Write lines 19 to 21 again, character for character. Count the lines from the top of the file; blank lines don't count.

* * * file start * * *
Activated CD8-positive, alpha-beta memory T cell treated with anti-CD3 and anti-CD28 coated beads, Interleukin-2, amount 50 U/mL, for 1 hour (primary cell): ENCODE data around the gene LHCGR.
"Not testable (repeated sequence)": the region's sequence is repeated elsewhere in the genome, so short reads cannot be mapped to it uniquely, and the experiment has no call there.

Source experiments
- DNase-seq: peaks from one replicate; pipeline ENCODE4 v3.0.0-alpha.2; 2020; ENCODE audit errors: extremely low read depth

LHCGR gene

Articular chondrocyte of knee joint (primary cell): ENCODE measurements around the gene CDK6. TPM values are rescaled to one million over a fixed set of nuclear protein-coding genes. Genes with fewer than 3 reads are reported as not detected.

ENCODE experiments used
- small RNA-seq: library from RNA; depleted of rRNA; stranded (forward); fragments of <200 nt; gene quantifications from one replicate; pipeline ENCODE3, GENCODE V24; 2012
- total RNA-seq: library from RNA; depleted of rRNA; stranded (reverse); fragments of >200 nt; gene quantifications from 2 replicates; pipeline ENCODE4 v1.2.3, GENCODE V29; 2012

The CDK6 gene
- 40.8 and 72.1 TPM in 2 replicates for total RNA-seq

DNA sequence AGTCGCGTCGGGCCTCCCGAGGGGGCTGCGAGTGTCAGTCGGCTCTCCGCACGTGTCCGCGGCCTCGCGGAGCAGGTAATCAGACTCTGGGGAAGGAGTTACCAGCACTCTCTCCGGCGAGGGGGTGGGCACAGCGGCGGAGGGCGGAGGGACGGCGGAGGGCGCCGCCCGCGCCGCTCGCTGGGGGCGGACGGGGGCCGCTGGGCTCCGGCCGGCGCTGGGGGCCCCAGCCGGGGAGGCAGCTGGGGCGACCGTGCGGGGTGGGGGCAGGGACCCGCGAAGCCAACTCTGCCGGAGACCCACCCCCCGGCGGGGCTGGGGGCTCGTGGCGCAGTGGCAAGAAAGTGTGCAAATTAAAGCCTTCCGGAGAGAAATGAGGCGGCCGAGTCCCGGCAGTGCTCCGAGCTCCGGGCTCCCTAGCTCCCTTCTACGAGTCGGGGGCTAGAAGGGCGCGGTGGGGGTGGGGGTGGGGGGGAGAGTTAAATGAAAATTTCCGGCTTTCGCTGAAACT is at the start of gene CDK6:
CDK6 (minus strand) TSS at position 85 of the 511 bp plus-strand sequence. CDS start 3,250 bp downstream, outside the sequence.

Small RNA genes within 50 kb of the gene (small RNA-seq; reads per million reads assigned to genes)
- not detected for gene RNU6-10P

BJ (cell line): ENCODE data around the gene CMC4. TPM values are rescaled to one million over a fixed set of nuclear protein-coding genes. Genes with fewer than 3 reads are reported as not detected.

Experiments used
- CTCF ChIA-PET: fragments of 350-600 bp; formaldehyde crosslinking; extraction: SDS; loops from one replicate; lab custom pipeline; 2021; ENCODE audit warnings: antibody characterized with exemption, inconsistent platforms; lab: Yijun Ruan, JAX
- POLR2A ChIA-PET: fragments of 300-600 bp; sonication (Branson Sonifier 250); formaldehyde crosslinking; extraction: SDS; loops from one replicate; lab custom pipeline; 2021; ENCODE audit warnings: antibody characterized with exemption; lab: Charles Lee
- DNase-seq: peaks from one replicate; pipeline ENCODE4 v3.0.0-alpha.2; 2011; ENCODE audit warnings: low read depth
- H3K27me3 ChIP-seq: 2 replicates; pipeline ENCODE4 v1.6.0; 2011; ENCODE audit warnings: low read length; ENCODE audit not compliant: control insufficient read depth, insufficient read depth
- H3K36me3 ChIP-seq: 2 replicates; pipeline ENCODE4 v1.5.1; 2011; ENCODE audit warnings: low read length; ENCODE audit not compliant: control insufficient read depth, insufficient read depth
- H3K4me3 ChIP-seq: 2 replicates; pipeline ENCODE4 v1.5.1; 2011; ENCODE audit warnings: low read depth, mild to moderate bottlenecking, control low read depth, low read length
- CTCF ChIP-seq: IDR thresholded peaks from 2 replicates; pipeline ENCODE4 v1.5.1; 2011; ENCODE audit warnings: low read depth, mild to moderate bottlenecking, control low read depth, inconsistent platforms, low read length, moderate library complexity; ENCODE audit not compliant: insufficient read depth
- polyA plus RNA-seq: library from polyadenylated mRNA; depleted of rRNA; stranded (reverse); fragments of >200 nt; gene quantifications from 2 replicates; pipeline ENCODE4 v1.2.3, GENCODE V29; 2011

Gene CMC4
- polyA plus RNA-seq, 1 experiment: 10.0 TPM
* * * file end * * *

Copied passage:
- POLR2A ChIA-PET: fragments of 300-600 bp; sonication (Branson Sonifier 250); formaldehyde crosslinking; extraction: SDS; loops from one replicate; lab custom pipeline; 2021; ENCODE audit warnings: antibody characterized with exemption; lab: Charles Lee
- DNase-seq: peaks from one replicate; pipeline ENCODE4 v3.0.0-alpha.2; 2011; ENCODE audit warnings: low read depth
- H3K27me3 ChIP-seq: 2 replicates; pipeline ENCODE4 v1.6.0; 2011; ENCODE audit warnings: low read length; ENCODE audit not compliant: control insufficient read depth, insufficient read depth